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      ISG20, a new interferon-induced RNase specific for single-stranded RNA, defines an alternative antiviral pathway against RNA genomic viruses.

      The Journal of Biological Chemistry

      Amino Acid Sequence, Animals, Antiviral Agents, physiology, Carrier Proteins, Encephalomyocarditis virus, drug effects, Endoribonucleases, Exonucleases, GTP-Binding Proteins, HeLa Cells, Humans, Interferons, pharmacology, Mice, Molecular Sequence Data, Myxovirus Resistance Proteins, Nuclear Proteins, Orthomyxoviridae, RNA Viruses, RNA, Viral, metabolism, Vesicular stomatitis Indiana virus, Viral Proteins, eIF-2 Kinase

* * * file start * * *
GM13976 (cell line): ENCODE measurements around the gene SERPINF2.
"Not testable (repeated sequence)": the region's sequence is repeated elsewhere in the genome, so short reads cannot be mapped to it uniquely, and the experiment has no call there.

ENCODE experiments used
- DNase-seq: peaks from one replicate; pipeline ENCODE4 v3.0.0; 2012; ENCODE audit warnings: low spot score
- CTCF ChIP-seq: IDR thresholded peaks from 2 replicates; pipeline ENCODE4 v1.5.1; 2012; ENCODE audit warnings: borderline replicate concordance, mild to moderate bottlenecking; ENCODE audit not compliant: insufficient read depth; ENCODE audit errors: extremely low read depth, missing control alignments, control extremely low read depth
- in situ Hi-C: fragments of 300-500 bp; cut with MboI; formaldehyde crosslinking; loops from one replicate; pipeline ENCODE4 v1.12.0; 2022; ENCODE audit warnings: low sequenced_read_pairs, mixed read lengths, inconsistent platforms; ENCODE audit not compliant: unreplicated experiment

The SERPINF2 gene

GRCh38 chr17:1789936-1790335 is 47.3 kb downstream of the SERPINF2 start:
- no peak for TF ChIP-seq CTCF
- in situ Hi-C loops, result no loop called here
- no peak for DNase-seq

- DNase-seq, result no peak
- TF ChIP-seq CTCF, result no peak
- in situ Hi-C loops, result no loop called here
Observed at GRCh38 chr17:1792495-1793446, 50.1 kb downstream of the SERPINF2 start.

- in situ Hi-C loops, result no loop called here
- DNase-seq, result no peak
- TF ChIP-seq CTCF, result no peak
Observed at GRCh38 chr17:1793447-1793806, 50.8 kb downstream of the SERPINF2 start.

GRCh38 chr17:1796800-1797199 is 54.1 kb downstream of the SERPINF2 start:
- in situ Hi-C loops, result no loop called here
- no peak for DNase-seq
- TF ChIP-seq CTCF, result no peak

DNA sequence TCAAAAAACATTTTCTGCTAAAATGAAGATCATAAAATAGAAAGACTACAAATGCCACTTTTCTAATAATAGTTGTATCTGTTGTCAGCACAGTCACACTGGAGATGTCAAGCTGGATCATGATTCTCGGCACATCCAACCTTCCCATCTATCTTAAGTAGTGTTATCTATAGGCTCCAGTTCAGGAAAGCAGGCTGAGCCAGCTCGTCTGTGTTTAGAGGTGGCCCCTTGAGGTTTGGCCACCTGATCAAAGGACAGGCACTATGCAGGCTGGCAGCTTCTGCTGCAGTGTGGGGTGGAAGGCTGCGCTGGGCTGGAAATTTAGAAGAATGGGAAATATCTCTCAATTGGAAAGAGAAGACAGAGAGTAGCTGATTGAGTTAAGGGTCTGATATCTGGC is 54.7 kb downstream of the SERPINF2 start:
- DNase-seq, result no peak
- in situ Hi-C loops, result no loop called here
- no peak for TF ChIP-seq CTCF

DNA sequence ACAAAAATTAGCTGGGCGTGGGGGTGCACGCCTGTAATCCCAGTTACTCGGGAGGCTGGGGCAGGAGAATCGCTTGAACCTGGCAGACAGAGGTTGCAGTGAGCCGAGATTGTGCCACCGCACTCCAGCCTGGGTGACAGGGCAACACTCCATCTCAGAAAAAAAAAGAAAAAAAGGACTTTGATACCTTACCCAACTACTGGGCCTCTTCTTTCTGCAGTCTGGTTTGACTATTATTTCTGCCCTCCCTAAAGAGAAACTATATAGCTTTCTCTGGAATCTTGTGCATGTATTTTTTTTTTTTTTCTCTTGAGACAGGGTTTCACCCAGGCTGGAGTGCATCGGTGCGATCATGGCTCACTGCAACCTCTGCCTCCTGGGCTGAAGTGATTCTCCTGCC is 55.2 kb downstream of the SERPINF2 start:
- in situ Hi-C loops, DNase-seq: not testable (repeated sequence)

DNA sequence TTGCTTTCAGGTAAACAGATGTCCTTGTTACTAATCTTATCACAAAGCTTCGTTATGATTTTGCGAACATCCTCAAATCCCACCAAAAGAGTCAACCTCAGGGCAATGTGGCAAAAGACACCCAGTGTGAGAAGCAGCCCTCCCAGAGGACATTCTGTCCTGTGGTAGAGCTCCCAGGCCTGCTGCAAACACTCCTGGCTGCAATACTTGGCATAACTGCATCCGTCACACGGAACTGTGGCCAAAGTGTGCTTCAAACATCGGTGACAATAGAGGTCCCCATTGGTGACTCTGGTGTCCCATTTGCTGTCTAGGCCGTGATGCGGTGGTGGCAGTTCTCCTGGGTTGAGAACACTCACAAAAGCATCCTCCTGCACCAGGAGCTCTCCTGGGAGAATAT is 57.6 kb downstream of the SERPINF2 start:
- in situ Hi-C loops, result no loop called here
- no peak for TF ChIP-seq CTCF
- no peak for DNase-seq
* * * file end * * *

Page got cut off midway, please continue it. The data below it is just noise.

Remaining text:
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          Interferons (IFNs) encode a family of secreted proteins that provide the front-line defense against viral infections. Their diverse biological actions are thought to be mediated by the products of specific but usually overlapping sets of cellular genes induced in the target cells. We have recently isolated a new human IFN-induced gene that we have termed ISG20, which codes for a 3' to 5' exonuclease with specificity for single-stranded RNA and, to a lesser extent, for DNA. In this report, we demonstrate that ISG20 is involved in the antiviral functions of IFN. In the absence of IFN treatment, ISG20-overexpressing HeLa cells showed resistance to infections by vesicular stomatitis virus (VSV), influenza virus, and encephalomyocarditis virus (three RNA genomic viruses) but not to the DNA genomic adenovirus. ISG20 specifically interfered with VSV mRNA synthesis and protein production while leaving the expression of cellular control genes unaffected. No antiviral effect was observed in cells overexpressing a mutated ISG20 protein defective in exonuclease activity, demonstrating that the antiviral effects were due to the exonuclease activity of ISG20. In addition, the inactive mutant ISG20 protein, which is able to inhibit ISG20 exonuclease activity in vitro, significantly reduced the ability of IFN to block VSV development. Taken together, these data suggested that the antiviral activity of IFN against VSV is partly mediated by ISG20. We thus show that, besides RNase L, ISG20 has an antiviral activity, supporting the idea that it might represent a novel antiviral pathway in the mechanism of IFN action.

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